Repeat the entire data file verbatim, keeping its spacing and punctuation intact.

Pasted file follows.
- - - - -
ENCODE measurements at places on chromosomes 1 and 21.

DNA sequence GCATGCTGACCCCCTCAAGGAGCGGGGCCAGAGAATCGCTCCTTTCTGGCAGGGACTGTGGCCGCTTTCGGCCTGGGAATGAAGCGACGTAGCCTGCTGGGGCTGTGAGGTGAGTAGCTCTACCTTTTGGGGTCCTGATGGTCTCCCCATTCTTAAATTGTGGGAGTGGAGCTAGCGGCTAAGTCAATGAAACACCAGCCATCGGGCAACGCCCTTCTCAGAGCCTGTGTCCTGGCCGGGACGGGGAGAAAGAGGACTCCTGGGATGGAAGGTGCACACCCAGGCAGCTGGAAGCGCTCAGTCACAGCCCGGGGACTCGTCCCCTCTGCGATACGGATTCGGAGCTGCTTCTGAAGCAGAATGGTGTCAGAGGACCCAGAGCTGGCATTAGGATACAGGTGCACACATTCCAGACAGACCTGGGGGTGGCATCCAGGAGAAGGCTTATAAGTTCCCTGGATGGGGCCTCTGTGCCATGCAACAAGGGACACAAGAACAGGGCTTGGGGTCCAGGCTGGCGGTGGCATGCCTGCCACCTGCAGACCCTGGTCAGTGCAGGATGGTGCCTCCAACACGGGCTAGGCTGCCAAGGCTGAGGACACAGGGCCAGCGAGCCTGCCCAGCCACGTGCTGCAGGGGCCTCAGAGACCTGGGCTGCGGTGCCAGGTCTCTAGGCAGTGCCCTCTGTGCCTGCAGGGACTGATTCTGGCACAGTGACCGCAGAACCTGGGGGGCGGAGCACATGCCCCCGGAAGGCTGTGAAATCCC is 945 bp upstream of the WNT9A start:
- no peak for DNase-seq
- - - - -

ENCODE measurements at places on chromosomes 1 and 21.

DNA sequence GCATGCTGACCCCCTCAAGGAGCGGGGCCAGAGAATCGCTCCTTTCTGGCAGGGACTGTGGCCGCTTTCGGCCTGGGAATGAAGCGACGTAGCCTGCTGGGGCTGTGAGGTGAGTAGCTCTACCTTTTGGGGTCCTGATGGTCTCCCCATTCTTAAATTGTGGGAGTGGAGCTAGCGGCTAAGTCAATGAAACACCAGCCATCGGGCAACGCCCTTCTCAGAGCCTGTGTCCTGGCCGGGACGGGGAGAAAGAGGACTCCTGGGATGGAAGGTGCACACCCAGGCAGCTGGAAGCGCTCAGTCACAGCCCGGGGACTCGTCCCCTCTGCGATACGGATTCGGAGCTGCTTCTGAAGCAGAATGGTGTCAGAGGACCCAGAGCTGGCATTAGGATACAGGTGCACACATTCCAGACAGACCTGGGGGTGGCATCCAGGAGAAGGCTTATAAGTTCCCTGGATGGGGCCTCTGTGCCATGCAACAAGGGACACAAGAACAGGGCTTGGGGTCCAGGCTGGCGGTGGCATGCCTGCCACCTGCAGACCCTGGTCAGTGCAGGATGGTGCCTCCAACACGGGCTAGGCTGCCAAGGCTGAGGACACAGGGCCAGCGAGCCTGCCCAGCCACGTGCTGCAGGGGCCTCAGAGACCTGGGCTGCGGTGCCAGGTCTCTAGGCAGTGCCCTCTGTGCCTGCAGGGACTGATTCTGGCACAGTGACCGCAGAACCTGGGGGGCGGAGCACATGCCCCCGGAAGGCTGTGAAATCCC is 945 bp upstream of the WNT9A start:
- no peak for DNase-seq